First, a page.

From the snow clad mountains of Khardung La and North Pullu, the landscape changed to a low lying valley with the Shyok river flowing amidst it as I descended from the highest motorable road in the world. The road meandered its way around the mountains and so did the turquoise blue waters of Shyok river which snaked its way through the barren landscapes of Nubra Valley. Located close to Siachen Glacier, Nubra valley falls on the ancient trade route between India and Central Asia. Though it is referred as Nubra valley, the region is made of two valleys- Nubra valley and Shyok valley. The valley is popular for its sand dunes, bactrian camels and hot springs.
After gazing at the gorgeous landscape for a while I rode further to Diskit, one of the two main towns in the valley, the other being Hundar. Most travellers make Diskit their base and then travel to places such as Hundar, Panamik and Sumur. Checked into Kangloma retreat late in the afternoon and then headed to the 14th century Diskit gompa. Perched atop a hill, the monastery belongs to the Gelugpa sect and is the oldest in Nubra valley. I walked around the monastery going up many steps and past numerous small structures. There were a couple of monks and one of them was kind enough to open the main prayer hall and also show me the protector room. The walls have mural works and the interiors are colourful with a huge statue of crowned Buddha amidst numerous religious scripts. The monastery also offers nice views of the surrounding plains and the mountains in the backdrop making it an ideal place to enjoy the sunset. The huge Maitreya statue can also be spotted from the monastery.
Enroute the Maitreya statue, a monk enquired about my travel after seeing a Karnataka registration vehicle. Apparently he was in Namdroling monastery in Coorg for a few months and uttered a couple of words in Kannada to let me know that he hasn’t forgotten the language. The 32 feet tall Maitreya sits peacefully with a calm face staring at the vast landscapes in front of him. There are also three colourful chortens near the statue. I strolled around for a while gazing at the monastery atop the hill, the beautiful landscapes and the colourful statue amidst the serene setting. As the sun set, I headed back to Kangloma retreat.
Next day began early with a ride through the valley along the Shyok river. The blue waters looked breathtakingly beautiful making numerous small islets as it flowed through the valley. Each time I saw the blue waters, it reaffirmed that Shyok is the prettiest river in Ladakh. My guest house owner had recommended Sumur village for its Buddhist settlement and Panamik for the popular hot springs. More barren landscapes awaited as I crossed over Shyok river to Sumur. While the Zemskhang palace, amphitheatre and Charu monastery are more or less in a dilapidated condition, Samstanling monastery is quite well maintained and is home to a few monks and nuns. The large monastery has paintings on its walls and a colourful prayer hall. Though the monastery was devoid of visitors, a group of pilgrims walked in as I left the premises. The popular hot springs of Panamik did not excite me much and I skipped them to head back to Diskit through the panoramic landscapes of the valley.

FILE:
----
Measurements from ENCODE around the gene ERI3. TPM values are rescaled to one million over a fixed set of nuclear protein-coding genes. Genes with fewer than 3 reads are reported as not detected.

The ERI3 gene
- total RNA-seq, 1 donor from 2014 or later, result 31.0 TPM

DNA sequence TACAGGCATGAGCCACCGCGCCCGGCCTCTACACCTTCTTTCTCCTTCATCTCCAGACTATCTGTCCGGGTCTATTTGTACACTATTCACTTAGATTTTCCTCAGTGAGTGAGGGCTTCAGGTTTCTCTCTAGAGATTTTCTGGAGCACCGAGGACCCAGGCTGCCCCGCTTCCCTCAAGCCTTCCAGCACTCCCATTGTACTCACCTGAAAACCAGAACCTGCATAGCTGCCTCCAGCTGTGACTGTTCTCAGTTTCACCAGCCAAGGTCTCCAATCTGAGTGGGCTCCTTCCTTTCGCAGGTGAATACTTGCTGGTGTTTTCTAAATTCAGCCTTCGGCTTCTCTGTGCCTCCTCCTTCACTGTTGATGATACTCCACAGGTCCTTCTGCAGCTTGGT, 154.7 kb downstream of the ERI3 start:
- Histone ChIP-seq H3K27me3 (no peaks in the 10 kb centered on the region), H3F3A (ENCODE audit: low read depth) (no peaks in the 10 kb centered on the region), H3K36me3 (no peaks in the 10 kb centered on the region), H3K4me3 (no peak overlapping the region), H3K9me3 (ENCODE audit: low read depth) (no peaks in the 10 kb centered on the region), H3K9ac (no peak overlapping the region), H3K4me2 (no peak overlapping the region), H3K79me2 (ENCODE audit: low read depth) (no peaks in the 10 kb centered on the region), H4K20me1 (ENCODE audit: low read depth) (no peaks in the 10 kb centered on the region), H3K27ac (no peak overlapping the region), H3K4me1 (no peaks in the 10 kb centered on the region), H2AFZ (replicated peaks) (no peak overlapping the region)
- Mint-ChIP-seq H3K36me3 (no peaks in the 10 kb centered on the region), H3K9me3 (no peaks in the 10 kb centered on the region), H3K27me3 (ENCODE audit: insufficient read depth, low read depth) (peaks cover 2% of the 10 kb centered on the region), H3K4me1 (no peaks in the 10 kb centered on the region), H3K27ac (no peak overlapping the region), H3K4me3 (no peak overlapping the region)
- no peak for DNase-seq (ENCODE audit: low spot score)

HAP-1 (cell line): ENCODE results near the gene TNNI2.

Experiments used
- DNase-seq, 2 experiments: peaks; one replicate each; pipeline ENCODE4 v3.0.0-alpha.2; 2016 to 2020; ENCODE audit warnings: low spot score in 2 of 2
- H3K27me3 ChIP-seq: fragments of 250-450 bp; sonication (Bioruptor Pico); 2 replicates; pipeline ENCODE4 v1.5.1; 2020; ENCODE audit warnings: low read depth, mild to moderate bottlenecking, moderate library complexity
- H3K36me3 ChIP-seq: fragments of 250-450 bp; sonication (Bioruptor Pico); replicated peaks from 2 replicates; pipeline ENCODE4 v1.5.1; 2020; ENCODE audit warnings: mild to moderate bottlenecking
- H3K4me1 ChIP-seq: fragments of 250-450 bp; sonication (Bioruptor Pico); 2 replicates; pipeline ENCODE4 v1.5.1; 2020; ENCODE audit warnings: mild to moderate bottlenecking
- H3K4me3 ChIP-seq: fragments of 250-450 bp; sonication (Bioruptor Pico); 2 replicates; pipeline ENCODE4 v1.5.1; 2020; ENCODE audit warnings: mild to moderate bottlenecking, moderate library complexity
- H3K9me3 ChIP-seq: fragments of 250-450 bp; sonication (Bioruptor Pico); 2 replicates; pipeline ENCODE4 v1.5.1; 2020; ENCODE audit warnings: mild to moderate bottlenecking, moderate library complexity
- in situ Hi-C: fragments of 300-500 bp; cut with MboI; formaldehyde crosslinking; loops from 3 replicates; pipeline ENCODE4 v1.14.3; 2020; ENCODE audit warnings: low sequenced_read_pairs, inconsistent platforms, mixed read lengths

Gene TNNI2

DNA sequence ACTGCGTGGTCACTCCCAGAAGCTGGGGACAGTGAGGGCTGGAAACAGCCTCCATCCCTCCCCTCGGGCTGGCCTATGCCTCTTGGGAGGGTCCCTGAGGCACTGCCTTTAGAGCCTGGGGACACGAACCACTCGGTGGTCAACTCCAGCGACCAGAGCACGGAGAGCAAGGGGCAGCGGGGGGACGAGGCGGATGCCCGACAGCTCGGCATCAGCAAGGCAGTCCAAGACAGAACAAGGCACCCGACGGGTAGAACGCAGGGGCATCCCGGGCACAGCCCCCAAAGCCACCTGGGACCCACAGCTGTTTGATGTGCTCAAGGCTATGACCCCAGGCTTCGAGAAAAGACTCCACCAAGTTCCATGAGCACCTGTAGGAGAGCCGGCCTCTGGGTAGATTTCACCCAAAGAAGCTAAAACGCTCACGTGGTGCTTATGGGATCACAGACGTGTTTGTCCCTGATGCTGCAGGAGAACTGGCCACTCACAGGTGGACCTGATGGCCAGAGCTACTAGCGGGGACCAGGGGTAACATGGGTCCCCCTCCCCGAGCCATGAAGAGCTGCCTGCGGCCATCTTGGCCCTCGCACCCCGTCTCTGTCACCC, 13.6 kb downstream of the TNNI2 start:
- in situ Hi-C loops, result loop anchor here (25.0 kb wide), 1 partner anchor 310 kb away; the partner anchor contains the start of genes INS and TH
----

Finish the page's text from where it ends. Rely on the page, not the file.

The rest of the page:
A quick lunch later I was on my way further north of Diskit to Hundar, popular for its sand dunes and bactrian camels. The sand dunes are located a couple of kilometers before the town of Hundar and with gorgeous windswept designs, it gives a different perspective to the landscape. It seems like a fairy land amidst the otherwise barren landscape. The region also has seabuckthorn, a medicinal berry which can be seen across the landscape. The sand dunes are also home to the double humped bactrian camels with brown fur which are native to Central Asia. It is popularly believed that many bactrian camels were left here along the old trading route a few centuries ago and they have grown in numbers over the years. While most of them are domesticated, there are still a few out in the wild.
A large crowd waited patiently as the camels trudged through the landscape after a lazy afternoon meal. The brown furred camels lazed around for a while after which most of them had a enthusiastic rider atop and then they went away for rides as short as half an hour to the long ones which lasted one hour. As I was not keen on a ride, I walked up the sand dunes to see the camels walk away into the desert and envisaged the days when this stretch was an active trading route between India and Central Asia. The sun retired slowly as I gazed at the landscape for long, and I made my way back to Diskit.
Despite being a part of Ladakh, Nubra and Shyok valleys are quite contrasting from the common landscapes of Ladakh. While the valley and Shyok river are charming, the monasteries and sand dunes lend a sense of serenity to this mountain region.
Diskit is 117 Kms from Leh and can be covered in 5-6 hours. The closest airport is at Leh and there are also bus services between the two towns. Hundar is 12 Kms and Sumur is 32 Kms from Diskit.
Food and Accommodation:
There are a few small restaurants in Diskit town which serves both Indian and Tibetan cuisine. Diskit offers numerous guest houses and small hotels. I stayed at Kangloma retreat which is just before the town of Diskit. The place is nice and well recommended.